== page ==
Marilyn Sachs, groundbreaking author of titles in the early wave of realistic fiction for middle grade and YA readers, and a progressive social and political activist, died on December 28. She was 89.
Sachs was born Marilyn Stickle on December 18, 1927 in The Bronx, N.Y. She noted in her autobiography for Something About the Author that her childhood neighborhood bustling with children – including some who bullied her – was an inspiration for many of her books. She credits her desire to avoid bullying, and a rich family history of storytellers, as catalysts for developing a talent for “rearranging the truth” and telling tales, which served her well as a novelist.
Sachs had a fondness for reading and writing from an early age, and often took refuge from neighborhood hassles in the local library. After completing high school, where she served as editor of the school paper, Sachs wanted to attend college, though her father objected to the idea. She persisted, moving to Brooklyn where she supported herself with part-time jobs while studying at Hunter College. At the same time, she was becoming politically active, and met her future husband, sculptor Morris Sachs, when the two belonged to the progressive political organization American Youth for Democracy. The couple soon married, and after she graduated from Hunter in 1949, Sachs took a job as a children’s librarian trainee at the Brooklyn Public Library. She worked there for a decade while earning her master’s of library science degree at Columbia University. But she also had begun entertaining thoughts of being a professional writer. “I loved my job, most of the kids, and the books,” she said in an interview, “I read and read and read, and somewhere along the line I realized what kind of books I wanted to write and who I wanted to write for.”
Sachs took a leave of absence from the library in 1954 to focus on her writing. She completed her first novel during that time, Amy Moves In, about “a [poor Jewish] girl named Amy who told lies,” as Sachs once described it. Though she shopped the manuscript around, editors in those days were not interested in a realistic story of a family going through hard times. Sachs temporarily set the book aside, and with her husband and their two young children made a cross-country move to San Francisco, where Sachs worked part-time at the San Francisco Public Library. In 1963, a former colleague from her days at the Brooklyn Public Library got in touch with Sachs, letting her know that she had become a book editor, and inquiring about the Amy manuscript. With that, Amy Moves In had finally found a home and was published by Doubleday in 1964 to favorable reviews.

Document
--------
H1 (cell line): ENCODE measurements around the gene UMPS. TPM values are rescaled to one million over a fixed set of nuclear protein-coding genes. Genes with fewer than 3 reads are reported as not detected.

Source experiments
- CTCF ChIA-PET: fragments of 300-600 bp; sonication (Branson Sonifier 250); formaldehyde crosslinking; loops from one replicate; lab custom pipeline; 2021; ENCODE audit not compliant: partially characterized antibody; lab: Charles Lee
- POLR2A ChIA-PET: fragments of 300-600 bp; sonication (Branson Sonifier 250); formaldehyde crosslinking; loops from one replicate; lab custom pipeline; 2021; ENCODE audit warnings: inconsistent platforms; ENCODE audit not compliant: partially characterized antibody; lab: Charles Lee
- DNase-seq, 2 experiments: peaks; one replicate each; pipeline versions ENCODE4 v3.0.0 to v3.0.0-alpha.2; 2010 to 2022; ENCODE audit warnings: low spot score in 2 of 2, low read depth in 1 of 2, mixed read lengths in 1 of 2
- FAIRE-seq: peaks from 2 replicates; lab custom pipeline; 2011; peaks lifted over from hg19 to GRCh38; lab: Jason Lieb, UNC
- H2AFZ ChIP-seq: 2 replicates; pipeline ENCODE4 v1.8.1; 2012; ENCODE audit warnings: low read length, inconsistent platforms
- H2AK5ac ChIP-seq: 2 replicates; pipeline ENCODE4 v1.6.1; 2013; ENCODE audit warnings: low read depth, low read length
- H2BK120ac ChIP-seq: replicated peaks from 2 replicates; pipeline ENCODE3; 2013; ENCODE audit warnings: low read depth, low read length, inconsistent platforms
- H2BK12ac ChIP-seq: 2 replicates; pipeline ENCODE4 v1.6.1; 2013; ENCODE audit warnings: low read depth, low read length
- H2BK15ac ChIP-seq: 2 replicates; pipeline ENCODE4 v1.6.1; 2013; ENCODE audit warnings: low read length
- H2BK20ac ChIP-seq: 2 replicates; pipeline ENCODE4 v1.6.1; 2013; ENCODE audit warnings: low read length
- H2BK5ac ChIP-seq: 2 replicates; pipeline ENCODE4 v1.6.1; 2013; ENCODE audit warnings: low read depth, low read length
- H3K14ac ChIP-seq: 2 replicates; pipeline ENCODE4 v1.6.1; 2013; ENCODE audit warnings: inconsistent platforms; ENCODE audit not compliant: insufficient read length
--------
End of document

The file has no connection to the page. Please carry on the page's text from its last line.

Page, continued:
For the next 20 years, Sachs published roughly a book a year, writing “in between childhood sicknesses, peace marches, flooded toilets, and all the other demands life made on my time,” she said in her autobiography. In 1968, with four titles already under her belt, she became a full-time writer. Among the books from that early period is the middle grade novel Veronica Ganz (Doubldeay, 1968), featuring a tomboy character that Sachs has said was “a composite of all the bullies who terrorized me as a child.” The novel was named an ALA Notable Book. Her 1971 novel The Bears’ House (Doubleday), about a family of neglected children struggling to survive, was a finalist for the 1972 National Book Award. Sachs’s acclaimed YA novels include The Fat Girl (Dutton, 1983), which tackles issues of body image and social status. Sachs was a co-editor, with her longtime editor Ann Durell, of the anthology The Big Book for Peace (Dutton, 1990), which provided proceeds to peace organizations, and enabled her to combine her children’s book and activist passions.
She went on to write more than 40 books for young people, more recently the 2005 novel Lost in America (Roaring Brook), which is a sequel to her novel A Pocket Full of Seeds (Doubleday, 1973), about a French Jewish girl who must fend for herself when her family is taken away by the Germans during WWII.